I am also part of a small voluntary group that runs Repair Café. This is an opportunity for people to bring along things they may otherwise have thrown away, to get them repaired by a team of volunteers with expert skills such as sewing, darning, carpentry, electrical repairs, bicycle repairs, soldering, upholstery, jewellery repairs etc. We meet approximately once a month in either the Horsebridge Arts Centre, the Umbrella Centre or, once in the summer, in Stream Walk Community Garden. We invite people to come along and enjoy a friendly chat and a free cuppa and a biscuit while they either learn to do the repair themselves or have it done by an expert. This saves them money whilst reducing waste going into landfill sites and reduces co2 going into the atmosphere.

I wholeheartedly support our manifesto commitment to on-street recycling and other environmental improvements that will safeguard the health and well-being of local residents.

Pictured: Labour activists Lynette Aitken, Jean Fraser, Julia Seath and Councillor Bernadette Fisher as part of the Plastic Free Whitstable Team

By Charlie Mower / Justice / / 0 Comments

On 18th February, the Conservative-dominated Kent County Council voted down a proposal which would have given £1.4million to youth services. This is just one example in a long-line of instances which shows that the Conservative Party are letting down young people. Though Sean Holden, the Deputy Cabinet Member for Economic Development, has argued that “It’s not the worst time it’s ever been and we are not a heartless county council that’s just going to abandon these people’, the evidence shows quite the opposite.

Nationally, between 2012-2016, 600 youth centres were closed down, 3,500 youth workers lost their jobs and 40,000 places in youth centres for young people were cut. These shocking figures show the level of contempt which Tories hold towards young people, but for the ageing councillors, youth services are a far-cry from what they, themselves, would need. In a survey of youth worker UNISON members, 88% felt that the cuts to youth services were causing higher youth unemployment and 84% considered it to have led to an increase in crime. But, for the Conservative councillors, the consistent blindness towards issues facing young people continues.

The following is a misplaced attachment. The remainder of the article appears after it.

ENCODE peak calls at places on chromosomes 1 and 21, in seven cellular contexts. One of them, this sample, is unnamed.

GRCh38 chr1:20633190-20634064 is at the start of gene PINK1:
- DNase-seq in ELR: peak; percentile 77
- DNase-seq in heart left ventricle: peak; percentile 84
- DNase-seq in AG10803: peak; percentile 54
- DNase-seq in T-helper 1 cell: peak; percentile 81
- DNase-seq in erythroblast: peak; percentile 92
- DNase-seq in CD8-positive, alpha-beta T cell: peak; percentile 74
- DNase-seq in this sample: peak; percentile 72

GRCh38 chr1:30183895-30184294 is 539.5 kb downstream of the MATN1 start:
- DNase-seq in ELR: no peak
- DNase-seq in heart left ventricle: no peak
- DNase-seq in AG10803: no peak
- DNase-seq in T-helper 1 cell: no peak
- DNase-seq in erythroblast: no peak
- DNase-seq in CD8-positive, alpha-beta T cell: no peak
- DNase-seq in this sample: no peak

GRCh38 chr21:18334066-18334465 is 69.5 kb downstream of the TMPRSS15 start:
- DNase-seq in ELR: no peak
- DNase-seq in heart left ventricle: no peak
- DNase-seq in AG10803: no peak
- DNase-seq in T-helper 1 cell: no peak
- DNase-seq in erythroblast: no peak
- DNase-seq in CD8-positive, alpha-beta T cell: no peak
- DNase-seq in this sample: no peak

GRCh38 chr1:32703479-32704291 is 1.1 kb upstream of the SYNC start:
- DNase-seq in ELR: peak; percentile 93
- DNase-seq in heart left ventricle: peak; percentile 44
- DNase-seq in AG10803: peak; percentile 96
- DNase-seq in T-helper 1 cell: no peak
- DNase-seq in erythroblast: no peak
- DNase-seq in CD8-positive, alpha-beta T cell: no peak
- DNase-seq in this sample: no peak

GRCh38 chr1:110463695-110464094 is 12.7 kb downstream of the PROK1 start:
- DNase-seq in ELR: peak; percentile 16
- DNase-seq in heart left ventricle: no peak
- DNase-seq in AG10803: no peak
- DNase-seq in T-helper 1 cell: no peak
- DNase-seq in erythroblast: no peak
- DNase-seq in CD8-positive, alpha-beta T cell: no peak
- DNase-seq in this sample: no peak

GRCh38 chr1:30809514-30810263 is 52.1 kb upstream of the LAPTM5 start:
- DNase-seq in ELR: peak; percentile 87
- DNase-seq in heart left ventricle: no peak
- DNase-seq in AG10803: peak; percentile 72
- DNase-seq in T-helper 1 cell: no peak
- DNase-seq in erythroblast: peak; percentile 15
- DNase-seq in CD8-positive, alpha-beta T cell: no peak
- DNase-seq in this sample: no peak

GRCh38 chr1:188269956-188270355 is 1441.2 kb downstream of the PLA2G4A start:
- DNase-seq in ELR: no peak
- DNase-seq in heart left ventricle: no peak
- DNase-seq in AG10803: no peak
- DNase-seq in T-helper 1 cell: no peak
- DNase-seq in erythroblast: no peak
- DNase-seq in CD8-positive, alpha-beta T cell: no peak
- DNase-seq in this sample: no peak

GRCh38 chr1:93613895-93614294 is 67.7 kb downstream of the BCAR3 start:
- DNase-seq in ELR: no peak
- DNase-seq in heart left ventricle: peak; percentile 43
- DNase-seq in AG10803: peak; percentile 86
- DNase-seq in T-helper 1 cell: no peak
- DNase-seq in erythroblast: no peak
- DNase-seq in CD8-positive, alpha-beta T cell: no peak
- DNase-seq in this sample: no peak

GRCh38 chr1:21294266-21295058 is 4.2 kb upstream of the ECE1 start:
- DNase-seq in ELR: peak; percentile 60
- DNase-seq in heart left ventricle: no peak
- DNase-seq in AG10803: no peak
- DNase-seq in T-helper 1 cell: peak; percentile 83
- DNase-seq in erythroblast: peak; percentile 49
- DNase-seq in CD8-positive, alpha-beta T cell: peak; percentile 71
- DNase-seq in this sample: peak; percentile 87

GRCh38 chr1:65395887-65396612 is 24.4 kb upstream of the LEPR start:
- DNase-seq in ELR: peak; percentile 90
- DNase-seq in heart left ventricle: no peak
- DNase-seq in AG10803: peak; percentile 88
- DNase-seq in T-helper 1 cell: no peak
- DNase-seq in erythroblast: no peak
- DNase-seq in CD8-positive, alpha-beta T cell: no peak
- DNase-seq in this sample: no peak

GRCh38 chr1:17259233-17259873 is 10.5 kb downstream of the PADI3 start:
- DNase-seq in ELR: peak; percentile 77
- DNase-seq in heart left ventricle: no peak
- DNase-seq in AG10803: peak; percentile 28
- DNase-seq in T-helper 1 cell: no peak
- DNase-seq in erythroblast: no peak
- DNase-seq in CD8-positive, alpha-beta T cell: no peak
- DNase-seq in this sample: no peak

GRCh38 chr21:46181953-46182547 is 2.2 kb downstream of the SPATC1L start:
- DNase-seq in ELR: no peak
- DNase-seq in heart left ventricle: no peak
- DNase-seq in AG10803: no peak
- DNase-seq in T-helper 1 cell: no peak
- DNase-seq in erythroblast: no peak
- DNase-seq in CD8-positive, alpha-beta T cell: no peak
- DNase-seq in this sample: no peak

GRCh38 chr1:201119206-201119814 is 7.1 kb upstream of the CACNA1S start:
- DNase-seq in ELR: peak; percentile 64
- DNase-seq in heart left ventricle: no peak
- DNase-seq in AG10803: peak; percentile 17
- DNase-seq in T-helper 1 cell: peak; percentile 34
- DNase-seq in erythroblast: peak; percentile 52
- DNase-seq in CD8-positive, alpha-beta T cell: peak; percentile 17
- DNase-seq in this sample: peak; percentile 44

The failure to invest in youth services, the Tories may claim, is necessitated by the fact that local government funding has been decimated by central government. The great irony, however, is that it is their own Party that has done this to them, but it is the rest of us that feels the effects. The next Labour government will ring-fence funding for youth services, ensuring that this vital service is protected from any future cuts and will develop local strategies to re-invest and develop the work done by youth workers and centres.

Councillor Sean Holden, and the rest of his Conservative colleagues, may not need youth services themselves – but young people do and the effects of not having them are hugely detrimental to communities. Matthew Scott, Kent’s Police and Crime Commissioner, has noted that vulnerable young people across Kent are being targeted by gangs from the London boroughs. It is therefore incredibly disappointing that his own Party on Kent County Council have chosen to make those young people more vulnerable by increasing the chances of them being exploited.

In a week whereby residents have been complaining online about the anti social behaviour of young people during half term, lets remember the important role that youth services play.  Let’s continue our fight to bring back youth services, invest in schools and build proper housing so that future generations of young people won’t be let down like the ones before them.